Benchmarks for Science Literacy: Chapter 15 THE RESEARCH BASE


    11B) MODELS

There is important research into the use of interactive computer models to teach students certain scientific concepts (e.g., Smith et al., 1987; White, 1990). Most models being developed are qualitative for two reasons. Because the prior knowledge and models students bring to their science instruction are themselves usually qualitative, qualitative reasoning is closely connected to that prior knowledge. Moreover, problem-solving studies have shown that qualitative reasoning is not engaged if students move too quickly into memorizing and applying formal laws. There is still a need to examine student understanding and use of models in general and the characteristic knowledge and misunderstandings they hold about models.

Middle-school and high-school students typically think of models as physical copies of reality, not as conceptual representations (Grosslight et al., 1991). They lack the notion that the usefulness of a model can be tested by comparing its implications to actual observations. Students know models can be changed but changing a model for them means (typical of high-school students) adding new information or (typical of middle-school students) replacing a part that was made wrong.

Many high-school students think models help them understand nature but also believe that models do not duplicate reality. This is chiefly because they think that models have always changed and not because they are aware of the metaphorical status of scientific models (Aikenhead, 1987; Ryan & Aikenhead, 1992). These difficulties continue even for some undergraduate chemistry students (Ingham & Gilbert, 1991).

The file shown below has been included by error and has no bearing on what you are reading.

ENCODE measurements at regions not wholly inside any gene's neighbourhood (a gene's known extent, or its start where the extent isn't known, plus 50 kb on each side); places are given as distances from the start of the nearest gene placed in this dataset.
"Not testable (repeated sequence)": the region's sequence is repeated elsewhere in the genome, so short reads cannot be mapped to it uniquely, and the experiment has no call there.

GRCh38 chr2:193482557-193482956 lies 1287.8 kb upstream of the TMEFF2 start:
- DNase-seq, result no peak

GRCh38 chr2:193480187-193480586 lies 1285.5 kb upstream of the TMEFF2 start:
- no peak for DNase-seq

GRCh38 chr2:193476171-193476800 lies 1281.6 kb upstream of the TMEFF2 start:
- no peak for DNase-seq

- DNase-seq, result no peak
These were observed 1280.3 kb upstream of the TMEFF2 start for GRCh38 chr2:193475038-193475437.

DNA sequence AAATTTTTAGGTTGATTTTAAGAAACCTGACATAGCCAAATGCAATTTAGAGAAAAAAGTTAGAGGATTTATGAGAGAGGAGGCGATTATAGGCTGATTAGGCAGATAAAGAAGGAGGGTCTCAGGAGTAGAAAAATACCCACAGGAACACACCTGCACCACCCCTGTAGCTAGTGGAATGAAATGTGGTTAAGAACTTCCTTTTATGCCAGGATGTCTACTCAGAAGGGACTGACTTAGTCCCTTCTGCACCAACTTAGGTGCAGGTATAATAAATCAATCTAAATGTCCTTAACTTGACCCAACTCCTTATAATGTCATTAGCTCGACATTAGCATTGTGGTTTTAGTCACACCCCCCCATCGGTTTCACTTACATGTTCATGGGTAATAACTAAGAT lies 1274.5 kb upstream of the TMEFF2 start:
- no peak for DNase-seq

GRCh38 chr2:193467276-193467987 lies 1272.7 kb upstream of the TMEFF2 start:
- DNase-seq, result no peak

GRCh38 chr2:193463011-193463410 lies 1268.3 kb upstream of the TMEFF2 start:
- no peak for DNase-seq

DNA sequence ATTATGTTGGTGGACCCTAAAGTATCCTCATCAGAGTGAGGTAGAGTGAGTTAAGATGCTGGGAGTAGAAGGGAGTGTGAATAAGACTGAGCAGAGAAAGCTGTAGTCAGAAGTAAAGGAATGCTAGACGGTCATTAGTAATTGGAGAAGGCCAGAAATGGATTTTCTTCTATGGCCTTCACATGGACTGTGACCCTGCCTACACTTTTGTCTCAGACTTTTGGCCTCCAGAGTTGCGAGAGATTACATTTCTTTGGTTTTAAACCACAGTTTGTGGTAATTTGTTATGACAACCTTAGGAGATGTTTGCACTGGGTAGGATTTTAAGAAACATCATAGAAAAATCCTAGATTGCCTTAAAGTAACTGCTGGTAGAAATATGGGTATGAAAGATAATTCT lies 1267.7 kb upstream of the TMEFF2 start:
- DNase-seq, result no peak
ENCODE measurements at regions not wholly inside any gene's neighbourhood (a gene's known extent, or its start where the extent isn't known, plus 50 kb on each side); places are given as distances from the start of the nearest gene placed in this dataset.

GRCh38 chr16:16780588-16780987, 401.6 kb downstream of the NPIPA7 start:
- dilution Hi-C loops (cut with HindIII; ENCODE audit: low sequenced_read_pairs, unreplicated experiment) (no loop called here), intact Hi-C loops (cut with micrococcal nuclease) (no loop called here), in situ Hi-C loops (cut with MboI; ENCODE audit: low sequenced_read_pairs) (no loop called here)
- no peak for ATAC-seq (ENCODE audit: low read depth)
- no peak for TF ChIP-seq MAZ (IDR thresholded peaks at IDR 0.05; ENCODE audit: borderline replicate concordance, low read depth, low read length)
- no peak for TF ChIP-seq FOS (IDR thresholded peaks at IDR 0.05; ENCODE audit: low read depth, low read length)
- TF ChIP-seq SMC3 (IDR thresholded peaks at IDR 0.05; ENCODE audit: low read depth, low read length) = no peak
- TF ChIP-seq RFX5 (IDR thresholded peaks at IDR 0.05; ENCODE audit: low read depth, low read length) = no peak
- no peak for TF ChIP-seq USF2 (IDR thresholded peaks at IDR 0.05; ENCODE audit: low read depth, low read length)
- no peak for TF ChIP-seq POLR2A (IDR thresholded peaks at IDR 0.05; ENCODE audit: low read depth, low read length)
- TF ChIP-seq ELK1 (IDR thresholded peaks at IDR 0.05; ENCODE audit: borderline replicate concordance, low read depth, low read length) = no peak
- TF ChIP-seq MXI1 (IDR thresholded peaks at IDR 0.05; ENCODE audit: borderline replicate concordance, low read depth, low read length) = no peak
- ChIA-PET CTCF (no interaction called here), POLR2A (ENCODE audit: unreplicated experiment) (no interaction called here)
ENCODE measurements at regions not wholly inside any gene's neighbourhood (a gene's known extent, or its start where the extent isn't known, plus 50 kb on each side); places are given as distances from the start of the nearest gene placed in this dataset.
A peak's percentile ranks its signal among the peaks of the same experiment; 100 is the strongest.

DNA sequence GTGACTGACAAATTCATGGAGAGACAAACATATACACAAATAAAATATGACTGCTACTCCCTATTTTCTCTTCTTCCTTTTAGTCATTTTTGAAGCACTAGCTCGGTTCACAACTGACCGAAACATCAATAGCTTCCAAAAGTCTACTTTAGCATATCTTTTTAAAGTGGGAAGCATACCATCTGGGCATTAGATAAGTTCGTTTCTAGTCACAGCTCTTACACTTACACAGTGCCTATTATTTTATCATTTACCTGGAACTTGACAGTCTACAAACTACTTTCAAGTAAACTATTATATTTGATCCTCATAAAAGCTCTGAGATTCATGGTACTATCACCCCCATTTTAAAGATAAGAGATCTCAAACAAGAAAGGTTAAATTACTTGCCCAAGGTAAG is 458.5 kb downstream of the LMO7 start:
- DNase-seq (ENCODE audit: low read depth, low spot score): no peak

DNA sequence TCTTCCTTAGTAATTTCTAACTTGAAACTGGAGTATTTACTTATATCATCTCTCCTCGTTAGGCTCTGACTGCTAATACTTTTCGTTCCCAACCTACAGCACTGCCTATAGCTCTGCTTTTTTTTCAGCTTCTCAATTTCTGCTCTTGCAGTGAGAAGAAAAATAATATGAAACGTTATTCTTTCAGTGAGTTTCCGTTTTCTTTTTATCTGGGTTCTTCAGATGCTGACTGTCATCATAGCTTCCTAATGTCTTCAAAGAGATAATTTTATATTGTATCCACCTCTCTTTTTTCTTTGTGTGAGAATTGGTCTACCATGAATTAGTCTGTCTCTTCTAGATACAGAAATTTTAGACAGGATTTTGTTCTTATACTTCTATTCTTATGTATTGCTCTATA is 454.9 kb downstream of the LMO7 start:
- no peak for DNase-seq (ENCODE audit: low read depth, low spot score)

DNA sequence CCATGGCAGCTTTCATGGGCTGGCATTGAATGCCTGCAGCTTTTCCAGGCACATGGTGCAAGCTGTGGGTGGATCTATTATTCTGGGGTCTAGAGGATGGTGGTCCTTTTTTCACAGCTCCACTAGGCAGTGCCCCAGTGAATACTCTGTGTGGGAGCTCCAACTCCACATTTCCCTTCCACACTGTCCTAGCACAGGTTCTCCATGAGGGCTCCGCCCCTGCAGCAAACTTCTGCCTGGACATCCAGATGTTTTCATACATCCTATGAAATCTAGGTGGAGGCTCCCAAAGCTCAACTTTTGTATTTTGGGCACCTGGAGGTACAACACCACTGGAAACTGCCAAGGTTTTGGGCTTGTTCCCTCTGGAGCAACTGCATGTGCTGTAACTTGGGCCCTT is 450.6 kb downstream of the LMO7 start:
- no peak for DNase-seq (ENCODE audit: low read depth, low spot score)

Students may not accept the explanatory role of models if the model shares only its abstract form with the phenomenon, but will usually accept the explanatory role of models if many of the material features are also the same (Brown & Clement, 1989). Middle-school students may have severe difficulties understanding the hydraulic analogue of an electric circuit and think the two circuits belong to entirely different areas of reality (Kircher, 1985).

Middle-school and high-school students may think everything they learn in science classes is factual and make no distinction between observation and theory (or model) (Brook et al., 1983). If this distinction is to be understood, it should be made explicit when models like the atomic/molecular model are introduced (Brook et al., 1983). Irrelevant aspects of the concrete model can distract students and should be pointed out.